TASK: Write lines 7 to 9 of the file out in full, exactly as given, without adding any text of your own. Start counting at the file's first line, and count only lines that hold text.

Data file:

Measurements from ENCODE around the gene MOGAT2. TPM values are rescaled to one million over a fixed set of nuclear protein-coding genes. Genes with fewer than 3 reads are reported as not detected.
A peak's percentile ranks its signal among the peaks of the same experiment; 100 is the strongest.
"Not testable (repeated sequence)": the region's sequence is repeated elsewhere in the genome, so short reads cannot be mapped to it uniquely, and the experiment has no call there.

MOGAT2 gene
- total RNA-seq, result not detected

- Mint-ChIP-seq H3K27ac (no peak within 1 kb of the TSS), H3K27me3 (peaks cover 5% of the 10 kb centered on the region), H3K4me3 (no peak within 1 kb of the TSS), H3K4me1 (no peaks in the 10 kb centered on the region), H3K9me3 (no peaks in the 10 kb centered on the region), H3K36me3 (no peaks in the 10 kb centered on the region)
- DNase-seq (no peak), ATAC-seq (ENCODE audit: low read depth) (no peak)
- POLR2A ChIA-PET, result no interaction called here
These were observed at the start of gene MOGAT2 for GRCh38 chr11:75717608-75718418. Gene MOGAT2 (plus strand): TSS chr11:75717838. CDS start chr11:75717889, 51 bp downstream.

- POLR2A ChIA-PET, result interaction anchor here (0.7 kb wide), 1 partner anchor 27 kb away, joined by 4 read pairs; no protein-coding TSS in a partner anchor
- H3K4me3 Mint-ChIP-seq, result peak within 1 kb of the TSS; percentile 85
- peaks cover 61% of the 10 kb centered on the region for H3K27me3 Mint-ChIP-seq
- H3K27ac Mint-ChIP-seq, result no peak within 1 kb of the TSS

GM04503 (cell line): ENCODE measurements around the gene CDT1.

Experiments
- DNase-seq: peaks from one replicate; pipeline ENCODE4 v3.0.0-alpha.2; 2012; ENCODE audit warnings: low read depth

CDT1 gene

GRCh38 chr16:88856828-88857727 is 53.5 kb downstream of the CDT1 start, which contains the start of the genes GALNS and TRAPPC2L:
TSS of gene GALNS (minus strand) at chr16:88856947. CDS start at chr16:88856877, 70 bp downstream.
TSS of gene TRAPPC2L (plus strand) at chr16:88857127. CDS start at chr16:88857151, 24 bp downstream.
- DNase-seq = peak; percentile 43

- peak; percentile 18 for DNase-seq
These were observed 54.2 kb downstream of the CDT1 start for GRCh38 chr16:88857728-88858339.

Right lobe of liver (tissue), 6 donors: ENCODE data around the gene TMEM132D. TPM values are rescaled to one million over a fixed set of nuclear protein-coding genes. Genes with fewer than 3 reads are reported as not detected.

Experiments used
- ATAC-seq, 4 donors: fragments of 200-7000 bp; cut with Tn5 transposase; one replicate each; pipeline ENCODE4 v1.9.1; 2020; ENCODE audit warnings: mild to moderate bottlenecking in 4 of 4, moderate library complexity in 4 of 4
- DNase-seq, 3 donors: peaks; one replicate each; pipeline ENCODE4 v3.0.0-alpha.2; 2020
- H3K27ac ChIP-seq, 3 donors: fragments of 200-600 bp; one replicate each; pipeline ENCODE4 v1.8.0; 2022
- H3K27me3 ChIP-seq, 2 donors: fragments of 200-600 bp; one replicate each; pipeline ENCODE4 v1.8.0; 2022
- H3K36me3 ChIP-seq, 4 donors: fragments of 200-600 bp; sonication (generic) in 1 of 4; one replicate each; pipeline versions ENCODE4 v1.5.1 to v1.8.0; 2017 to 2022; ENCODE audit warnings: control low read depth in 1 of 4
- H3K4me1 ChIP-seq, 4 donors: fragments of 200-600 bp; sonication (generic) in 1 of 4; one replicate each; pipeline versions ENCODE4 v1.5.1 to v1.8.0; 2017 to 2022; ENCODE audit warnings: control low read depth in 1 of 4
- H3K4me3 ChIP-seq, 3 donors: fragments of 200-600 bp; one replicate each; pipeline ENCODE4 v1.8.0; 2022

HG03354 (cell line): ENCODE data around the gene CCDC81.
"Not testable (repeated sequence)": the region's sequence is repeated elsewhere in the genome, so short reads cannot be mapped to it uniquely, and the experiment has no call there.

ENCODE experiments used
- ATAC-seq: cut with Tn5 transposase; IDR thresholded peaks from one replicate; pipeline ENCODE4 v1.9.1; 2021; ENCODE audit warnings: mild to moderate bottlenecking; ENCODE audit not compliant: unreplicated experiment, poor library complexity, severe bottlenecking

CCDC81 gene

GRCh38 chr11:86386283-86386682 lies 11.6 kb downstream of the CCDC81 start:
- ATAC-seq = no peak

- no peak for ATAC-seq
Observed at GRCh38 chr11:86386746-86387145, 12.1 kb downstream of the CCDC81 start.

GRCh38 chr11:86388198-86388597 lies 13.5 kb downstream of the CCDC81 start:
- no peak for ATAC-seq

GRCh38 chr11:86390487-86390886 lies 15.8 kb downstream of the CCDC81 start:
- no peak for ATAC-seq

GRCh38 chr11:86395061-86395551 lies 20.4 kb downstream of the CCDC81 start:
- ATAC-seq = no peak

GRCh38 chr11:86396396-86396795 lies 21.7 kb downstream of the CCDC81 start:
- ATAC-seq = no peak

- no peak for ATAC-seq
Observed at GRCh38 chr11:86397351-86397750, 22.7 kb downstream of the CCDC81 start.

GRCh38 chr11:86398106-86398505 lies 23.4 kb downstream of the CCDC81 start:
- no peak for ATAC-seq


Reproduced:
- DNase-seq (no peak), ATAC-seq (ENCODE audit: low read depth) (no peak)
- POLR2A ChIA-PET, result no interaction called here
These were observed at the start of gene MOGAT2 for GRCh38 chr11:75717608-75718418. Gene MOGAT2 (plus strand): TSS chr11:75717838. CDS start chr11:75717889, 51 bp downstream.